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  #111  
Old 08-08-2012
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Re: Couples living aboard how goes the relationship

Quote:
Originally Posted by DRFerron View Post
In case you change your mind, that has already been solved. I saw a megayacht show on TV where the yacht was designed so that the owners never had to see the crew. Ever. The crew had separate stairs and paths throughout the boat.
I still wouldn't even want them onboard. We do dirty things out to sea which I wouldn't want any prying eyes to see.... :-)
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  #112  
Old 08-09-2012
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Re: Couples living aboard how goes the relationship

Well I just spent the better part of an hour wading through all the pages on this thread and what I can say is that now I know for sure that size IS an issue for you guys

On a more serious note. I am a woman, and Manny and I have been living aboard together for over 20 years. For the record we began living aboard on a Catalina 27 and now live aboard a Fortune 30. We have running water (as well as foot pumps), a well fitted out galley, AC and many more homey comforts.

I do believe that our relationship is stronger for the years of cruising and living aboard. Life at sea teaches you to problem solve and to work as a team. Living in a small space requires good communication skills and a little inginuity when time out is necessary. Manny uses our aft cabin for all his tools and spare parts, so that it has gradulally become his space. Now he has a small TV there. Often he'll watch a movie on it when he just wants time out. Some evenings he'll sit there and I'll stretch out in the main cabin with a book. On the hook one of us might take off in the dinghy for an hour or so, or go to the hamock in the bow. Too much togetherness can get a little intense.

One thing is for sure, we are healthier for our lifestyle. In our late 50's we note that we are more agile, and have stronger bodies than many of our land based friends. We are less stressed.

Would a bigger boat make a difference to our relationship? No I don't think so although handling a 50 foot boat would be stressful for me. A larger boat would make life aboard more comfortable and allow us to have visitors for longer periods of time.

What I do miss is the company of women. I have had to get used to being surrounded by men most of the time. Its changing but the sailing community is still predominantly male. This summer for the first time here, we have another couple living aboard next to us. I've really enjoyed chats in the cockpit and sharing stories over a cup of tea with her.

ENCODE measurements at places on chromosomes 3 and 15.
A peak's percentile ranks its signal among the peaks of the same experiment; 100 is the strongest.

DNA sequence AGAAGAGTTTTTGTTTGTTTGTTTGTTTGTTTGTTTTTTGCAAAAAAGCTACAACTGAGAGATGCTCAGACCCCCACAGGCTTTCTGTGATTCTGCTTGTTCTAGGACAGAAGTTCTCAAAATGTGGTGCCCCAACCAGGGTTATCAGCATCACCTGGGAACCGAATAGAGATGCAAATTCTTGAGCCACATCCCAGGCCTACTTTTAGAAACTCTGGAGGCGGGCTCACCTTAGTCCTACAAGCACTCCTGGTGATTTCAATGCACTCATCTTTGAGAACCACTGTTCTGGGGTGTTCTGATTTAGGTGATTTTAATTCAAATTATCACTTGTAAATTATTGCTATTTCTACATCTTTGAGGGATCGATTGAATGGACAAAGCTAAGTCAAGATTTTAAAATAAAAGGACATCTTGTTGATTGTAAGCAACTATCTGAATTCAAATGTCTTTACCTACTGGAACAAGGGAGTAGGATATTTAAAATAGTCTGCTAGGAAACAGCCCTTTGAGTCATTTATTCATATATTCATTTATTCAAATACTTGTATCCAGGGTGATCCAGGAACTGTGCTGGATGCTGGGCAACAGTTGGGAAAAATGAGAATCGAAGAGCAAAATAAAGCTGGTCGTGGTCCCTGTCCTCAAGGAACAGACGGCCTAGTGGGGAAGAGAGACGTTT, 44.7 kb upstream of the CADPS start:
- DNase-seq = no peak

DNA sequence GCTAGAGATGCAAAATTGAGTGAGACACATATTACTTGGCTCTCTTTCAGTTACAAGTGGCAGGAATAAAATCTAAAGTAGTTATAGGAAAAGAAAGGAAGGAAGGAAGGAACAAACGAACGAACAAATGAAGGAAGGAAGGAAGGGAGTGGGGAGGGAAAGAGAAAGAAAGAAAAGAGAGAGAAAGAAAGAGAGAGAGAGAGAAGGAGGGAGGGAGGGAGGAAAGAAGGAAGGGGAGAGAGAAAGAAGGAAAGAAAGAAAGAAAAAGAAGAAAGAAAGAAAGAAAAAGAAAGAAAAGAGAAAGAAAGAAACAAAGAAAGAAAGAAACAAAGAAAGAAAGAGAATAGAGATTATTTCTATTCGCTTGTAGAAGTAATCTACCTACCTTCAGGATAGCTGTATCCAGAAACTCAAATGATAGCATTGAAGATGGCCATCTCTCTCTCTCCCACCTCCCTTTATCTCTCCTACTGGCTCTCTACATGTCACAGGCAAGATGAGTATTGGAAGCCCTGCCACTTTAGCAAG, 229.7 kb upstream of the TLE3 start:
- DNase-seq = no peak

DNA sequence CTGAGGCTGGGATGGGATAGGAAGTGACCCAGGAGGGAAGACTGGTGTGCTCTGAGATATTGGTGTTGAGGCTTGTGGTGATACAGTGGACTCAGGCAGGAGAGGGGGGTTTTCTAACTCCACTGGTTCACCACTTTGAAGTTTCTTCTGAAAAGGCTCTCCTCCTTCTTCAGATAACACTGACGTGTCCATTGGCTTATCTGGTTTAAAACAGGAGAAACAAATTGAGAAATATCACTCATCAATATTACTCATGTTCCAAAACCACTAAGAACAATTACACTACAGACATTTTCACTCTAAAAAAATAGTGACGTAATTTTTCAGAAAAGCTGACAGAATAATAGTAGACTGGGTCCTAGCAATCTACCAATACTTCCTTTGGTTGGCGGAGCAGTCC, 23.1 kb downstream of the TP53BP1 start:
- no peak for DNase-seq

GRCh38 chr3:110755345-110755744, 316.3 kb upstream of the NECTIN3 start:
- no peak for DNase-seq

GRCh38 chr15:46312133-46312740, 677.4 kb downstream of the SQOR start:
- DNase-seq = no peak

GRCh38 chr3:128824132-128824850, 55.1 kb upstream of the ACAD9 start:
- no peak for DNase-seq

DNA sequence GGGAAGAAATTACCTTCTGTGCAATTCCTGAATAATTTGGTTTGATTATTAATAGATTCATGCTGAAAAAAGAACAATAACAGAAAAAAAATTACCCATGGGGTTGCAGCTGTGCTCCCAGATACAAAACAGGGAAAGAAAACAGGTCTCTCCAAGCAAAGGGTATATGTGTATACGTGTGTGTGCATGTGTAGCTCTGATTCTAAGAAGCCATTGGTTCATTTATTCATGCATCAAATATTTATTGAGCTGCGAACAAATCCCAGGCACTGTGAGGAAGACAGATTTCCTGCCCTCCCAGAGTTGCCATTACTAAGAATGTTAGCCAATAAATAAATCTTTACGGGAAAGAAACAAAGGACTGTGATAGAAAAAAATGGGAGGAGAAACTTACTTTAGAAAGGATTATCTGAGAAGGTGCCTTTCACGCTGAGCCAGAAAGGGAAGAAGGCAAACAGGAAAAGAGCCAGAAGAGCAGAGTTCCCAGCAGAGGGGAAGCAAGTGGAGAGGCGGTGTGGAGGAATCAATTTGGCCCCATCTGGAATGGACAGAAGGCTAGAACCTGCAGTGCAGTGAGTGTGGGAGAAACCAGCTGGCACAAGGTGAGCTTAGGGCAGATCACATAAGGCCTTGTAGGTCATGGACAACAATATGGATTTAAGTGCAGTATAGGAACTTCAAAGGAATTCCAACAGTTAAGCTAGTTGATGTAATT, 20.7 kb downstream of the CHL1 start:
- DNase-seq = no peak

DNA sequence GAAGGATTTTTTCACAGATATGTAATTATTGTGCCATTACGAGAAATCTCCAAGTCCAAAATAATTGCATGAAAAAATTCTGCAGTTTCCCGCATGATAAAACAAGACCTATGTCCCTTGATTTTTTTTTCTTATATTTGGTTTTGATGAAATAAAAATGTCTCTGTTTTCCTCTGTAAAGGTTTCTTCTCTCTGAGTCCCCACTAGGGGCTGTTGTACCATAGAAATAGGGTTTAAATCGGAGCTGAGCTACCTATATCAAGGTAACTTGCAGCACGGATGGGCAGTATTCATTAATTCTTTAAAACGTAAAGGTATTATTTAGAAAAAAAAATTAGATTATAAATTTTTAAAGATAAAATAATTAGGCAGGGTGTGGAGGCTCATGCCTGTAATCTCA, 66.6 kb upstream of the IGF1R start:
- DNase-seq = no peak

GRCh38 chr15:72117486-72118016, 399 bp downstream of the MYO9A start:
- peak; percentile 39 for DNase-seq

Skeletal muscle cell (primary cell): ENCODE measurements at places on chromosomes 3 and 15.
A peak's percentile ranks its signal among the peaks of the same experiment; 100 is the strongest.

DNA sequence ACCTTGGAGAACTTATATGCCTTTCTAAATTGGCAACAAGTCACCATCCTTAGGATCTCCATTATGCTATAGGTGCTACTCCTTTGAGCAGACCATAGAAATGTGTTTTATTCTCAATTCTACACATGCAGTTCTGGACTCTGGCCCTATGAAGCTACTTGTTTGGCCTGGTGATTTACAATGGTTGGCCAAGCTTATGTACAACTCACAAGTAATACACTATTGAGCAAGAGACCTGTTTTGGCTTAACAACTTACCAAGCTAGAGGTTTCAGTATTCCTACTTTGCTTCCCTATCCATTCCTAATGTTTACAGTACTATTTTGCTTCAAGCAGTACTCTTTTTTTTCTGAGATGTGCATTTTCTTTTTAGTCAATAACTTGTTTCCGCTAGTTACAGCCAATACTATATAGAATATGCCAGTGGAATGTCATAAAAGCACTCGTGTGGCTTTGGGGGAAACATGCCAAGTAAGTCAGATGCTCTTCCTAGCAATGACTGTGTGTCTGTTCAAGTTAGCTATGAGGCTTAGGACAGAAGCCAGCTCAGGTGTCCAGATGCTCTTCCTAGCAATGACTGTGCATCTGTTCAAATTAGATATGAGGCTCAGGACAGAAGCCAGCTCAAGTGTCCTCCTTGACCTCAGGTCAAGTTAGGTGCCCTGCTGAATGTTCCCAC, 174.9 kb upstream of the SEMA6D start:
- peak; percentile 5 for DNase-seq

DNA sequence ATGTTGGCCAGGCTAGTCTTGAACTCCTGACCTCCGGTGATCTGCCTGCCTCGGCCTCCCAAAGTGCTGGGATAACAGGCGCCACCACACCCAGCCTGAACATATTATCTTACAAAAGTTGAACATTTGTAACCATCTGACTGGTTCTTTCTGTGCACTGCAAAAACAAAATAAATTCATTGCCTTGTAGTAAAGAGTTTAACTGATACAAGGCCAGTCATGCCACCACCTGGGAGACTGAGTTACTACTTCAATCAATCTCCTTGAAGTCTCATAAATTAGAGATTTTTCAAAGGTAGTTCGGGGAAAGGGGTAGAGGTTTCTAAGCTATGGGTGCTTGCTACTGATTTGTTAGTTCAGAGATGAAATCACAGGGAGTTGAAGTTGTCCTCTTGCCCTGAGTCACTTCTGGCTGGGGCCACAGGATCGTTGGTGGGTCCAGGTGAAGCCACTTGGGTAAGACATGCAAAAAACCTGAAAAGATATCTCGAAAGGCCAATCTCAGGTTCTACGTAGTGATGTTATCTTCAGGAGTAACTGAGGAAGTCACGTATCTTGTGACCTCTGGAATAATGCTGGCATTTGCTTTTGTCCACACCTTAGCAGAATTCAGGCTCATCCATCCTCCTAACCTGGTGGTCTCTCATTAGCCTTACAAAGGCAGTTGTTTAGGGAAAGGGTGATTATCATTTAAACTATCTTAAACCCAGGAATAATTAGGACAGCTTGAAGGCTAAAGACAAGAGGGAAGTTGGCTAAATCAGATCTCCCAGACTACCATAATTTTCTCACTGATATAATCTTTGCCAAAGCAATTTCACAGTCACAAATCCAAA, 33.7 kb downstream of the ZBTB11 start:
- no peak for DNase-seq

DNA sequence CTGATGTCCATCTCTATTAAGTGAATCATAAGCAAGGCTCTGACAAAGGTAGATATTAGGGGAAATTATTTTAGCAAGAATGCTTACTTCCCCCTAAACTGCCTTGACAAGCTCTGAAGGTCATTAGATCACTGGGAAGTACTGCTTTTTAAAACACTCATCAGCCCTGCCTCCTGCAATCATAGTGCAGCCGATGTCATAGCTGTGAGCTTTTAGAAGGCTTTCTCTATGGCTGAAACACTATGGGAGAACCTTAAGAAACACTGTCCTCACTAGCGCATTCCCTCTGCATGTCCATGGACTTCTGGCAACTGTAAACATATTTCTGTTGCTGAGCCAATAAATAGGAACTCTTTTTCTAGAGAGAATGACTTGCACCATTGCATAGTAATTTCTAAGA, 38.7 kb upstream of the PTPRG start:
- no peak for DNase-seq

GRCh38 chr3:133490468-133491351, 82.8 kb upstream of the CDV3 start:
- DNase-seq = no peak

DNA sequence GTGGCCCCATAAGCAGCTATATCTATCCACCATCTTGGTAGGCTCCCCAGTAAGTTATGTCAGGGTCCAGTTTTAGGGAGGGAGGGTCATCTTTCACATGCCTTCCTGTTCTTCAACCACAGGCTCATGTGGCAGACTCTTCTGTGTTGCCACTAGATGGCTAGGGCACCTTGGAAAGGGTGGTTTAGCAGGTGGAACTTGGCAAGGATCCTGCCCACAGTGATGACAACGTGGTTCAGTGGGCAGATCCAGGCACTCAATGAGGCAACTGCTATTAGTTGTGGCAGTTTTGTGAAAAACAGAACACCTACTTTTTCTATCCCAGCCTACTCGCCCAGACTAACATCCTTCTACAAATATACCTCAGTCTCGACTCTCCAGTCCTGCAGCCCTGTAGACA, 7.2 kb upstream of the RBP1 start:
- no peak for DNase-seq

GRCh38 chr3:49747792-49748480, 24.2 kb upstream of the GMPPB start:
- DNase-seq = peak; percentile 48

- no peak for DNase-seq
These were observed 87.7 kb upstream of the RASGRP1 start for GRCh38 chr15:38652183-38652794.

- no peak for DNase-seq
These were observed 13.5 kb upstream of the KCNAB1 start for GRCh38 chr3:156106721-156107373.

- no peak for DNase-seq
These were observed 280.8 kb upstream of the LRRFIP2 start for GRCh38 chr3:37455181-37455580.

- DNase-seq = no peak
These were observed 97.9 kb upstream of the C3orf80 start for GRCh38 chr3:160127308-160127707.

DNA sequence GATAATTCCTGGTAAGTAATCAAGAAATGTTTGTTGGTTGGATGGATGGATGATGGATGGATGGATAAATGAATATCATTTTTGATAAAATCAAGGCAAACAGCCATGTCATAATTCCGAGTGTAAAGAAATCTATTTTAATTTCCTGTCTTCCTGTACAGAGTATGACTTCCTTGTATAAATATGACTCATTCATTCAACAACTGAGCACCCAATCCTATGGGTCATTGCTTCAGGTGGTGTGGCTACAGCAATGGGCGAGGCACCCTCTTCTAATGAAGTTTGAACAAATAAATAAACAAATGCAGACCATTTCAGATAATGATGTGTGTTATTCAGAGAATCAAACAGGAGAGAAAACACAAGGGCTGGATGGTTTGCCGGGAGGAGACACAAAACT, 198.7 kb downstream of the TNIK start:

Robyn
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  #113  
Old 08-09-2012
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Re: Couples living aboard how goes the relationship

From Yofy: "A larger boat would make life aboard more comfortable..."

And that is the unarguable bottom line which has been fairly elusive to extract from the die hard "we love our 30 something footer" group. :-)

A more comfortable life.... and there you have it.
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  #114  
Old 08-09-2012
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Re: Couples living aboard how goes the relationship

Sheesh Doug, everyone has been in agreement on that from the beginning! That's not what we've been debating here, is it?

Yofy, nice to see you here. I've been enjoying your blog for a while now.
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  #115  
Old 08-09-2012
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Re: Couples living aboard how goes the relationship

Quote:
Originally Posted by DougSabbag View Post
From Yofy: "A larger boat would make life aboard more comfortable..."

And that is the unarguable bottom line which has been fairly elusive to extract from the die hard "we love our 30 something footer" group. :-)

A more comfortable life.... and there you have it.
Apparently it is not inarguable.
We have all been arguing about it for pages now.
I didn't realize that the end goal here is for us to agree with you, Doug. I still don't. I'd much rather have a well equipped cozy 30 footer than a 50 ft + boat.
Different tastes, different needs different desires. You like what you like, I like what I like.
Why do you have such a problem with that, and feel it is necessary to denigrate anyone who doesn't think bigger is better, as seen, yet again, with your comment quoted above?
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Last edited by bljones; 08-09-2012 at 06:22 PM.
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  #116  
Old 08-09-2012
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Re: Couples living aboard how goes the relationship

Why do you have such a problem with that, and feel it is necessary to denigrate anyone who doesn't think bigger is better, as seen, yet again, with your comment quoted above?

He obviously is a short guy with a small pecker. To hang with the big dog's he needs to "buy" his way in with the 50 footer. Since he hasn't got to far offshore yet, and seems to enjoy his creature comforts at the dock, he is just pissing in the wind here.....
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  #117  
Old 08-09-2012
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Re: Couples living aboard how goes the relationship

As obvious as it may seem, a strong relationship endures (without going into all the things that make a strong relationship), weak ones do not.
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  #118  
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Re: Couples living aboard how goes the relationship

Hmmm, so been looking at prices of these different boat sizes.
Gotta say it's pretty obvious price increase is exponential with size.
For instance while a 20 something footer is usually <$10 thousand,
and 30 footers are between $8-100 thousand,
40 footers are around $100-300
and 50 footers are $300 thousand to 1.5 million

my parents been paying off a $250 thousand house mortgage for almost 20 years now,